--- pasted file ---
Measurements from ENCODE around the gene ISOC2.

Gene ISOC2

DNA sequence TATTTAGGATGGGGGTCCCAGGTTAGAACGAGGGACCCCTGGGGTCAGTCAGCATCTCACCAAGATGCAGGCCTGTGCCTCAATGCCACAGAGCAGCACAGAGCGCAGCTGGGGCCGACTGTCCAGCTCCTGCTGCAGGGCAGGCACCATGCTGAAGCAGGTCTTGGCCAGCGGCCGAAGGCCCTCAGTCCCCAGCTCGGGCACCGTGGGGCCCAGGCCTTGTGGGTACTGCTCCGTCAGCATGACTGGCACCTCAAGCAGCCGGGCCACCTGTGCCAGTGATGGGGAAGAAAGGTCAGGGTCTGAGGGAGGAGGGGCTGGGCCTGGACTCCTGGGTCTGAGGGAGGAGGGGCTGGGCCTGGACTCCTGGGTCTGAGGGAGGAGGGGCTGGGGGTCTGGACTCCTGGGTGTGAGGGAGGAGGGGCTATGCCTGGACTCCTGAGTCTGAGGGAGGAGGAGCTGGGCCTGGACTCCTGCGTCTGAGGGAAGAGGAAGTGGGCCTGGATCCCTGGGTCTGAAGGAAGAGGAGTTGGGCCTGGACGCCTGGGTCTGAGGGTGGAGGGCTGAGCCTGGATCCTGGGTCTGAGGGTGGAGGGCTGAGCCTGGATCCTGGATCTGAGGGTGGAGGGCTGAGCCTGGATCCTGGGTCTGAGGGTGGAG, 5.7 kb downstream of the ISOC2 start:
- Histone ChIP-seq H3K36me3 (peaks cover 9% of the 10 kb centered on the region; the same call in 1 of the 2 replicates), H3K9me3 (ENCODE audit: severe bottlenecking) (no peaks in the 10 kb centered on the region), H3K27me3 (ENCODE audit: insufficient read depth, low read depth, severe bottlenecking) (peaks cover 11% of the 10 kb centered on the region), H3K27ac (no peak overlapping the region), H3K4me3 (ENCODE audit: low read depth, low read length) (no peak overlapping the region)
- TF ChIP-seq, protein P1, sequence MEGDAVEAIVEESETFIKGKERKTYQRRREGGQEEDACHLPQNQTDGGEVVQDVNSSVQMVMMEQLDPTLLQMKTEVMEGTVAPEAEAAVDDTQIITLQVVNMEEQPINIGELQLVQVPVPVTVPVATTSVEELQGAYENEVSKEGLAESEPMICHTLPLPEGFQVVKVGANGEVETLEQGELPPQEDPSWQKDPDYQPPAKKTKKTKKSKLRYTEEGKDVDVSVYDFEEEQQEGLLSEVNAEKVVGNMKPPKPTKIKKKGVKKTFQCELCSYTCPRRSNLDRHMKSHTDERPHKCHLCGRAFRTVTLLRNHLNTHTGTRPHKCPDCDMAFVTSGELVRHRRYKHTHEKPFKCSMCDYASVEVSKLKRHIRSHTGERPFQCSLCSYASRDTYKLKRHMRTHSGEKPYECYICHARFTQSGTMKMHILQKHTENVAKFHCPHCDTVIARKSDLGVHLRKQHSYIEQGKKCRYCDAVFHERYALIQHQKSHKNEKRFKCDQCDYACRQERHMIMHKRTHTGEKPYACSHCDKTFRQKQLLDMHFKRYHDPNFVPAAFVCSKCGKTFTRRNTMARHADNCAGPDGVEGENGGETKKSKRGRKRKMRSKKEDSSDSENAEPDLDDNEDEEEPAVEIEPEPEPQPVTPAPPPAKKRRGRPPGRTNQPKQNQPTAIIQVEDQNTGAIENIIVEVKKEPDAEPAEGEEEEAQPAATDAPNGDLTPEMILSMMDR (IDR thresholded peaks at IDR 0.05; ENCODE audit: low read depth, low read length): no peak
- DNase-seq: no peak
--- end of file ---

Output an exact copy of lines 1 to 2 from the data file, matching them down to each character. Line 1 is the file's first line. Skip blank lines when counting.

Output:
Measurements from ENCODE around the gene ISOC2.

Gene ISOC2